fire is now 50 percent contained. Fire information officer Julie
aided by a helicopter doing water drops. The news release said 22 structures
Earlier Monday, a shift in the wind helped crews build fire lines
in areas that burned the previous day, fire spokesman Brian Scott
said. "A little bit here and a little bit there we'll burn, but
hopefully not a lot today," Scott said Monday.
No people or livestock had been harmed by the fire that was
sparked by a vehicle Friday afternoon in the Edgemont area, about
80 miles southwest of Rapid City.
Capt. Ruth Castro, a spokeswoman for U.S. Northern Command at
Peterson Air Force Base in Colorado Springs, said the plan was
flying from that base. Six people were aboard, but no other
information was immediately released.
Relatives of Lt. Col. Paul Mikeal, of Mooresville, N.C.,
said they were told he was killed in the crash. Three people were
retrieved from the wreckage and taken to a Rapid City hospital, the
Fall River County Sheriff's Office says.
The military initially grounded the remaining seven C-130s,
But has since lifted the no-fly ban and reinstated their use. The
Planes have been filling up with fire retardant and flying out of
Peterson Air Force Base to fight fires in Colorado, Wyoming,
Montana, and South Dakota.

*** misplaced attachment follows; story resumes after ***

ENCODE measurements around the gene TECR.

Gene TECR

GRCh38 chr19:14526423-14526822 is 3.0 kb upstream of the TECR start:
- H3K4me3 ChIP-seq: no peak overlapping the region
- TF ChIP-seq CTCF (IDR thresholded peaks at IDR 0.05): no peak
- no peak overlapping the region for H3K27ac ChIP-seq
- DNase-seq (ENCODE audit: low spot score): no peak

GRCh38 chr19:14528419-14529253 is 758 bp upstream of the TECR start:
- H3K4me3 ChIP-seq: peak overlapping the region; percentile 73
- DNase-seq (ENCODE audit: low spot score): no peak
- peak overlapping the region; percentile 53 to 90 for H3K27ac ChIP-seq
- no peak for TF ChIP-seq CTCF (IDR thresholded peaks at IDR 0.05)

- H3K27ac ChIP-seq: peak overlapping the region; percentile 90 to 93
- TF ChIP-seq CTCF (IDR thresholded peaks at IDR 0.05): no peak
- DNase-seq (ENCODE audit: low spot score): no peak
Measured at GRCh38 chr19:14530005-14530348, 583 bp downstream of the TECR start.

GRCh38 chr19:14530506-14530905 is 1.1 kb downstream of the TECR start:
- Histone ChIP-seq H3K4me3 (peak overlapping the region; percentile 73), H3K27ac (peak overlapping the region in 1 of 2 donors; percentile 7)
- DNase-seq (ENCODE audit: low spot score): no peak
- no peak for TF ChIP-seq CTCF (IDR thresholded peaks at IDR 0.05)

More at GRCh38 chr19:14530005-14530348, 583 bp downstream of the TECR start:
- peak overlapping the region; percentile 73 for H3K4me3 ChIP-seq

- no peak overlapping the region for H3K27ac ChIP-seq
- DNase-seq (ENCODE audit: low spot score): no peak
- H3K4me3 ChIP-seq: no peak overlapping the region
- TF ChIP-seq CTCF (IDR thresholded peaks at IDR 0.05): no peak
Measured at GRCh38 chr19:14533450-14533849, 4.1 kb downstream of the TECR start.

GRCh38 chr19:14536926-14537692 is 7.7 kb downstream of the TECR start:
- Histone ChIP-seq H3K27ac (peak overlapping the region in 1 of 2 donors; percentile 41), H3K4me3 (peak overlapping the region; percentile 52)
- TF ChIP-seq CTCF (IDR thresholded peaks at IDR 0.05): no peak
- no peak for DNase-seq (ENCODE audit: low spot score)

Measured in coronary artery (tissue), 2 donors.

All eight C-130s were dispatched to Peterson Air Force Base in
Colorado Spirngs last week to fight Colorado wildfires. The C-130
can drop 3,000 gallons of water or fire retardant in less than five
seconds, covering an area one-quarter of a mile long by 100 feet
wide, and can be refilled in less than 12 minutes, according to the
Castro said the Charlotte, N.C.-based tanker made at least two
drops of retardant on the White Draw Fire on Sunday before crashing
at about 6 p.m.
The fire was burning mainly on U.S. Forest Service land,
although residents of five homes were asked to evacuate voluntarily
over the weekend.
Steep terrain, rattlesnakes and hot, dry weather challenged those
battling the fire. The National Weather Service has forecast temperatures
in the 90s through the end of the week.
Frank Maynard, Fall River County's emergency management
director, described the terrain as "very, very rugged, straight up
and straight down cliffs." "You could take a vehicle in there, if you
wanted to get rid of the vehicle when you're done," he said.
Rancher Mark Hollenbeck said he will have to sell most of his
250 cattle and 200 sheep because the fire burned about 1,000 acres
of grass on his 1,600-acre ranch five miles north of Edgemont. He
also expects to lose customers at the guest lodge he runs on his
ranch because the scenery now features blackened pastures.
The rancher also said he was upset because fire crews were
called away from his ranch early Saturday morning, when they were
making progress in snuffing out the flames while the wind was low
and the humidity was high. Hot, dry winds later in the day fanned
the flames and burned more of his property, he said.
"It means I'm going to be selling livestock because I have lost
a considerable amount of my grazing, which means I will lower my
income potential for the next several years," Hollenbeck said.
Scott said he did not know anything about pulling firefighters
off Hollenbeck's ranch Saturday, but he said crews are trying to
save ranchers' grass after first protecting the lives of
firefighters and the public.
"We all know grass is king out here," Scott said. "For these
ranchers, that is their livelihood."
(Copyright 2012 by The Associated Press. All Rights Reserved.)